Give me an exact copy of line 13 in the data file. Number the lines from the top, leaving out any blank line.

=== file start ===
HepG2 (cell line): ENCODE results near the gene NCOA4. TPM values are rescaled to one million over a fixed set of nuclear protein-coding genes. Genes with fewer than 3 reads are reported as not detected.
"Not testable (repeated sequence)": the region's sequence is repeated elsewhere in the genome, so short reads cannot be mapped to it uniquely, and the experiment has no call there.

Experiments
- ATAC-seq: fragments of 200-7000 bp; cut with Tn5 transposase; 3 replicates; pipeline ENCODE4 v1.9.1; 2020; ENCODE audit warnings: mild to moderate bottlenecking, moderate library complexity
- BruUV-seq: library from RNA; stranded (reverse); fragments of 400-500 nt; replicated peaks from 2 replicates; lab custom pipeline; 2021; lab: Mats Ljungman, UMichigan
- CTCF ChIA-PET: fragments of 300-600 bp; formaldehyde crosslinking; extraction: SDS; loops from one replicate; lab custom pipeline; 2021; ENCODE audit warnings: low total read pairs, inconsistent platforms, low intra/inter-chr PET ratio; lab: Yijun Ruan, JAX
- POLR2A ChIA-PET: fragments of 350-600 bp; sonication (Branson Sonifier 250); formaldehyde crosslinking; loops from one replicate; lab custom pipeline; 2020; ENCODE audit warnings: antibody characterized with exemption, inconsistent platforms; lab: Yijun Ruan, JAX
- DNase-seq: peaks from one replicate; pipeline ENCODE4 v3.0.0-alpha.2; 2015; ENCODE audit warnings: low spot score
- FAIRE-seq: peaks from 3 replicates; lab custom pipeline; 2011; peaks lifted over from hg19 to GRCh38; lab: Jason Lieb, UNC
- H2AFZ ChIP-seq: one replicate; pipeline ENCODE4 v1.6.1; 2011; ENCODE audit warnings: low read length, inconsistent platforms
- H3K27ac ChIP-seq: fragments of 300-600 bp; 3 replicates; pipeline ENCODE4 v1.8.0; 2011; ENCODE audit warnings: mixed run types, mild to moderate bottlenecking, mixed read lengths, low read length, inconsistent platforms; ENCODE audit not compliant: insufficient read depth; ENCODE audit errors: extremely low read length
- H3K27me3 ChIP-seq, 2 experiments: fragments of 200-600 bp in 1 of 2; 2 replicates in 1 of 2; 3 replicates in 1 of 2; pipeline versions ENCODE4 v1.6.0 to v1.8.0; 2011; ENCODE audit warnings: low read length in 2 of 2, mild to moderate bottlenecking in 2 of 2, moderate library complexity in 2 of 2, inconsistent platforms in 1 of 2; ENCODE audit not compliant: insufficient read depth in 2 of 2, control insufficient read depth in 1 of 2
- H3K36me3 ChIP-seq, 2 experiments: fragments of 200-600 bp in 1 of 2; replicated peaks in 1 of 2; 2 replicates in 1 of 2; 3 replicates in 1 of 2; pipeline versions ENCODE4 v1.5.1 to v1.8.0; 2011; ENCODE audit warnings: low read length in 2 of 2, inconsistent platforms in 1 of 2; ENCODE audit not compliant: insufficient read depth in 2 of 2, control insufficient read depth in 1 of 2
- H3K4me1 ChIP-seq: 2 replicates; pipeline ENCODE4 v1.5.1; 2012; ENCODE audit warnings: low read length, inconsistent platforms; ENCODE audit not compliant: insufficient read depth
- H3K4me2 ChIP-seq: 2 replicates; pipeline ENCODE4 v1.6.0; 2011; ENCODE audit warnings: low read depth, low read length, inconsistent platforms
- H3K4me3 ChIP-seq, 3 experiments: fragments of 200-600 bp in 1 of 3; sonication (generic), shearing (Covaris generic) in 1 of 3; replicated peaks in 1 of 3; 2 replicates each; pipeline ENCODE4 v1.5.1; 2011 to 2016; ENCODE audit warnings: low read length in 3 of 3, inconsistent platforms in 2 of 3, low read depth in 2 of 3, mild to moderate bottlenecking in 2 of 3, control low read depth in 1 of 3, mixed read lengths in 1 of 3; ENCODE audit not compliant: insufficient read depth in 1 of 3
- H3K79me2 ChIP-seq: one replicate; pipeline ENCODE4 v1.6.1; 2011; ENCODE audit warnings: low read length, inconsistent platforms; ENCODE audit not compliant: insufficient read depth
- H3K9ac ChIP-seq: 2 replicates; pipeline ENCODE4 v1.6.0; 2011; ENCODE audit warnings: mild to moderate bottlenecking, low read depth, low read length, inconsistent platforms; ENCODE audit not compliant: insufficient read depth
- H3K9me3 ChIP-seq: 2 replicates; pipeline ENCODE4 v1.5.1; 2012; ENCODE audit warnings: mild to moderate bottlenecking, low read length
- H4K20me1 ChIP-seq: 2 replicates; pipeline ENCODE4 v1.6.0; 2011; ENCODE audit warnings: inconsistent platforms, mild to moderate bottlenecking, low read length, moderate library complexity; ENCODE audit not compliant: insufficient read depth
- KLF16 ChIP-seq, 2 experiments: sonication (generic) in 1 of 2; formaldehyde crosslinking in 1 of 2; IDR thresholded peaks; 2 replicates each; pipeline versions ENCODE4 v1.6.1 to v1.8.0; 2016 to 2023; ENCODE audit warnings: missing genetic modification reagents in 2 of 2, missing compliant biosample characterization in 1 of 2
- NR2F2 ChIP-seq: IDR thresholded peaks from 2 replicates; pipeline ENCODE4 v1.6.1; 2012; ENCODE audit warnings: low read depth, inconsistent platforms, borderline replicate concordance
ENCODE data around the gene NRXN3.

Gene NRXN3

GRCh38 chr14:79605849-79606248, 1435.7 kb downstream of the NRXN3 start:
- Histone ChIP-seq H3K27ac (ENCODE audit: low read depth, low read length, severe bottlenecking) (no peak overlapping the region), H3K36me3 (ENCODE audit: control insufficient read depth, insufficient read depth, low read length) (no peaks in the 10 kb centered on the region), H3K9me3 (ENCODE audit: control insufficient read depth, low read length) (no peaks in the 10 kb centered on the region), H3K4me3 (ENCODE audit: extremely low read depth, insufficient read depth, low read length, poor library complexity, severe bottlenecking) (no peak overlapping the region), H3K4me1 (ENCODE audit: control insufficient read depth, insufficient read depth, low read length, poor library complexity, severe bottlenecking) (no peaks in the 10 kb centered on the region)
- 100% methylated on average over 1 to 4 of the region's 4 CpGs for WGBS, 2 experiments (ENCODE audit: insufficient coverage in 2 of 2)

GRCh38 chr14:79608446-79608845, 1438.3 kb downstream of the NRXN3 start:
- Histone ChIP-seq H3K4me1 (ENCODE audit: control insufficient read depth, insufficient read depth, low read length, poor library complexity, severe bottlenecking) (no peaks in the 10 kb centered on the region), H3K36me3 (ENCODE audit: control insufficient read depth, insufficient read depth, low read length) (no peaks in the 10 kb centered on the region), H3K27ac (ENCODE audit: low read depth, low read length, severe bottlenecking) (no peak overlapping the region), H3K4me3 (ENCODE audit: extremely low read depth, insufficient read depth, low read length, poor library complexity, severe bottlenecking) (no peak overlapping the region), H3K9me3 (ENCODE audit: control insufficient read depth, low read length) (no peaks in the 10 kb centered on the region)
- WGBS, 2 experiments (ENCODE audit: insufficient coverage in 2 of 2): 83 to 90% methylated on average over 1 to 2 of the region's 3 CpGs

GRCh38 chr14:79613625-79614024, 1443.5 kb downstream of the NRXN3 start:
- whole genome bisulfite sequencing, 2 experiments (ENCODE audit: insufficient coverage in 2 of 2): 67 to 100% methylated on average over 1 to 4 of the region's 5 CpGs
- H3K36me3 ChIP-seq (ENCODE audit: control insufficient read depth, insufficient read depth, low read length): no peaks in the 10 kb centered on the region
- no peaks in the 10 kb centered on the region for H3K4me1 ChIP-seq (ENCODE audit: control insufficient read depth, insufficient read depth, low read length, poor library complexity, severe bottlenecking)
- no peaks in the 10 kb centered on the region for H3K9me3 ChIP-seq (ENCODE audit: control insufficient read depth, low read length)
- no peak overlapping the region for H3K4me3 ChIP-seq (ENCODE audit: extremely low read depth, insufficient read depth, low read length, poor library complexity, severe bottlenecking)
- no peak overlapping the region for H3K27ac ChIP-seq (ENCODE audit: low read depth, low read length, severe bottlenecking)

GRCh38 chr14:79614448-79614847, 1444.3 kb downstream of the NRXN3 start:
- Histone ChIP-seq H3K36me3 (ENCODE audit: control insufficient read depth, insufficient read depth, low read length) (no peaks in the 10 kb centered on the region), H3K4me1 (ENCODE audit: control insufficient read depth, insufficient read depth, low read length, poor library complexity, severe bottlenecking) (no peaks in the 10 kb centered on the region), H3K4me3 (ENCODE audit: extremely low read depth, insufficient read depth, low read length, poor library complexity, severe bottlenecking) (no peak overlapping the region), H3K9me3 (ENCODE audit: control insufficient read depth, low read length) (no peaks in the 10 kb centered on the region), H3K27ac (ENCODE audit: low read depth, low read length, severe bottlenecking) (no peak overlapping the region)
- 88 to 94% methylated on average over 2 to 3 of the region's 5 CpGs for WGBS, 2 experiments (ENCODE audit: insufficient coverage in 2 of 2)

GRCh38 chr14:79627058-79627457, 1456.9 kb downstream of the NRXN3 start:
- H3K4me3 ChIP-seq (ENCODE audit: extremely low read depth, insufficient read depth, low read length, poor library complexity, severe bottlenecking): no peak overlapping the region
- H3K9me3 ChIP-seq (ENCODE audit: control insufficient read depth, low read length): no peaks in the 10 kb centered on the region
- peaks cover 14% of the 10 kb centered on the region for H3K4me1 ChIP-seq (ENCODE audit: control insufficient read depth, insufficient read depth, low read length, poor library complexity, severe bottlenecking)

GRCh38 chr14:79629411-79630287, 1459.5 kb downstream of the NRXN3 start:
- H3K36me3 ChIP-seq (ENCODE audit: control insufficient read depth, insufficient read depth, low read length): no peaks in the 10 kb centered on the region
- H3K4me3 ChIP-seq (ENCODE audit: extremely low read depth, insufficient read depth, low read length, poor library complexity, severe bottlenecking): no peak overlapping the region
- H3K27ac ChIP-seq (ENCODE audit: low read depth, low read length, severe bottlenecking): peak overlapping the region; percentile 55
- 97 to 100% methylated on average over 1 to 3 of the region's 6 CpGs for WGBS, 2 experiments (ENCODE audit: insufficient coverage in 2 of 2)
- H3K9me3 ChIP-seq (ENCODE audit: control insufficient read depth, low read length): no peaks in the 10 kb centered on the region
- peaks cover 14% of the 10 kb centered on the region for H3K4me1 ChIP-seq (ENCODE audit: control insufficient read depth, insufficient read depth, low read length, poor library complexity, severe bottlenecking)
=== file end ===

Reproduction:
- H3K36me3 ChIP-seq, 2 experiments: fragments of 200-600 bp in 1 of 2; replicated peaks in 1 of 2; 2 replicates in 1 of 2; 3 replicates in 1 of 2; pipeline versions ENCODE4 v1.5.1 to v1.8.0; 2011; ENCODE audit warnings: low read length in 2 of 2, inconsistent platforms in 1 of 2; ENCODE audit not compliant: insufficient read depth in 2 of 2, control insufficient read depth in 1 of 2